GUIDE

How to Backup Outlook: Essential Steps You May Not Know

How to Backup Outlook: Essential Steps You May Not Know

Do you know how to backup Outlook? If you use Microsoft Outlook for your email, or for its calendar and contact functionality, you must read on and make sure you do!

If you’ve put an online backup system in place (check out our recommendations for Mac or for Windows if not), you may think your work is done, and that you can relax in the knowledge that all your data is being safely copied up to the cloud. However, if you use Microsoft Outlook, there are a few more steps to be aware of before you can rely on a complete backup of your Outlook data, including your emails, calendar and contact entries.

Outlook

This is because Outlook basically stores everything in one big database. If this database is “open” while your main backup runs (which if often will be, because Outlook is the kind of program we tend to leave open all the time) many backup systems will fail to correctly back it up – this means there’s a risk that your Outlook data won’t form part of your main backup. With emails often a key way of tracking communications and historical business decisions, they’re not something you want to omit from your backup – and the same applies to your calendar and contacts.

While, in some circumstances, your backup system will manage to backup Outlook sufficiently without any action on your part, the best thing to do is learn how to backup Outlook properly – and this means learning how to export all of your Outlook data to a single file, known as a PST file on Windows computers and an OLM file on Macs.

All you have to do is periodically export your data to one of these files, and ensure that the backup file (PST or OLM) is included in the files you back up to your online backup provider. That way, you have a reliable export of all of your Outlook data, ready for restoration should disaster strike.

So, how do you create one of these files? Thankfully, it’s nice and easy, and we shall show you how now:

How to Backup Outlook: Mac

1. Within your Outlook window go to “FILE” and then “EXPORT.”

How to Backup Outlook

2. Choose “Outlook for Mac Data File (.olm)” from the next menu, and select which data types you want to include (i.e. mail, calendar, contact entries etc.)

3. Click “Continue” and then choose where on your Mac you’d like to save the archive file. This should be somewhere that’s included in your main system backup(s).

4. Click “Save” to begin the backup. Depending on how much data you have, this could take some time.

How to Backup Outlook: Mac

1. Click the “File” menu within Outlook, then click “Open and Export.”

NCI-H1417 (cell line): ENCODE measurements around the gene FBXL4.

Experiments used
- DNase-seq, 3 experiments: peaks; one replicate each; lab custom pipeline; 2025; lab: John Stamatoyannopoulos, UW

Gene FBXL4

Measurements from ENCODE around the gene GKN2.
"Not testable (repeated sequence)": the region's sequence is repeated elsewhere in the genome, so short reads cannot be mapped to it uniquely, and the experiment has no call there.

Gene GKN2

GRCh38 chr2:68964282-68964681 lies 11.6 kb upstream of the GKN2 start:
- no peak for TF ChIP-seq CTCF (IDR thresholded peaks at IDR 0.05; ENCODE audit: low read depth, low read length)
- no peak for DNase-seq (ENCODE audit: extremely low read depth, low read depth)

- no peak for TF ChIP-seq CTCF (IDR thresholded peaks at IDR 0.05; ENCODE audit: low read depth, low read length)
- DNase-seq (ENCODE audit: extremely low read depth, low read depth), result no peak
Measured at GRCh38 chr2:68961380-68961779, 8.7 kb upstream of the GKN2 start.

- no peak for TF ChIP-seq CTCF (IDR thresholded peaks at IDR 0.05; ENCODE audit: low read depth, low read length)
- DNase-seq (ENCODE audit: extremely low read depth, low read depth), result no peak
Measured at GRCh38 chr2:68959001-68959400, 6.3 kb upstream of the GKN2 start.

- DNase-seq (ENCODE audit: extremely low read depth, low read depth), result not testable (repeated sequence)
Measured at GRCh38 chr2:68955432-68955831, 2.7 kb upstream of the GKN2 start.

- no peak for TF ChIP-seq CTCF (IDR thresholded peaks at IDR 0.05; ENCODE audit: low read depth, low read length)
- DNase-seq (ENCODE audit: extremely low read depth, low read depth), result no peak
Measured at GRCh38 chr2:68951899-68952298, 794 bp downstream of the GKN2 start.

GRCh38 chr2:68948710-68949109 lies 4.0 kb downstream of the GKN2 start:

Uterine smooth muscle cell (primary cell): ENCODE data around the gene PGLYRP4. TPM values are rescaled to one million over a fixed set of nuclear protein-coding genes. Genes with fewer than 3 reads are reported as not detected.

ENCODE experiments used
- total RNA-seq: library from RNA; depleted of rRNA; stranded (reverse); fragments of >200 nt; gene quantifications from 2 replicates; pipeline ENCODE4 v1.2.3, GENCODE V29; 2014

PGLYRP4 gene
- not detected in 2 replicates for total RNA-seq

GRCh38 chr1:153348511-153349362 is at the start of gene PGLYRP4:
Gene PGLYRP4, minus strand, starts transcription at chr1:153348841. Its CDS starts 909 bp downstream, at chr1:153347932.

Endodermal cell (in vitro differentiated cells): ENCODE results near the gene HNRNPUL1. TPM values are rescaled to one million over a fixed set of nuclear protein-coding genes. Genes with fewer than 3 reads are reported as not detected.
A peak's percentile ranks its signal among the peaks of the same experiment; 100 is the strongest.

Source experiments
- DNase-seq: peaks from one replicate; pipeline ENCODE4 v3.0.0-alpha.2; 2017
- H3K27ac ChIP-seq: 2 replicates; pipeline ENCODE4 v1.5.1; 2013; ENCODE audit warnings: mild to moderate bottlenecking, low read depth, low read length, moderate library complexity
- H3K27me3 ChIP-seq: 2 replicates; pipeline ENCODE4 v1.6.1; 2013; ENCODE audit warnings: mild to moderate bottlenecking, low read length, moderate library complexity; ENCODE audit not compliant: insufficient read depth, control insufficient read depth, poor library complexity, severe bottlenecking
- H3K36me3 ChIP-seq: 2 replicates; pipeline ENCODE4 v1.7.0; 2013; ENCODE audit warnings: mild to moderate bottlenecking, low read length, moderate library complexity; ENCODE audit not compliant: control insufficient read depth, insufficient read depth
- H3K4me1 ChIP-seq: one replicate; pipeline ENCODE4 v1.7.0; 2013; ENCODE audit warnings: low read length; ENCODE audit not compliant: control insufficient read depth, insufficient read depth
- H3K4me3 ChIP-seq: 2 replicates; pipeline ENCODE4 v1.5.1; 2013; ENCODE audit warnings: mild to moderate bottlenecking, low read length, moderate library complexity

Windows Outlook

2. Click “Import/Export,” then “Export to a File.”

3. Choose “Outlook Data File (.pst).”

4. Select the data you wish to export. Usually, it’s best just to click on your main mailbox and tick the “Include subfolders” option.

5. Click the “Browse” button and choose where on your Windows PC you’d like to save the archive file. This should be somewhere that’s included in your main system backup(s).

6. Add a password to the archive should you wish.

7. Click “Finish” to begin the backup. Depending on how much information you have, this could take some time.

How to Backup Outlook: Important Considerations

  • Some people use Microsoft Outlook as part of a Hosted Exchange cloud-based system. This means all of your Outlook data is kept in the cloud, which is in itself a form of backup. However, following this process regularly still has some value. The golden rule is “the more backups the better.” If something goes wrong, it’s good to have options.
  • How frequently you backup Outlook in this way in up to you – just remember that your PST or OLM file is essentially a snapshot, so once you have lots of new emails and data, it makes sense to complete the process again. For some people, monthly is sufficient – others may want a new backup more frequently.
  • For further information on exporting Outlook data, check out this Microsoft article.

Published on: February 3,2016.
Ben Taylor Ben was a geek long before "geek chic," learning the ropes on BBC Micros, before moving on to Atari STs and IBM compatibles. He was "online" using a 1200bps modem before the Internet was even a thing. Now, after two decades in the industry, he writes about technology for various publications, operates a few websites of his own, and runs a bespoke IT consultancy based in London.

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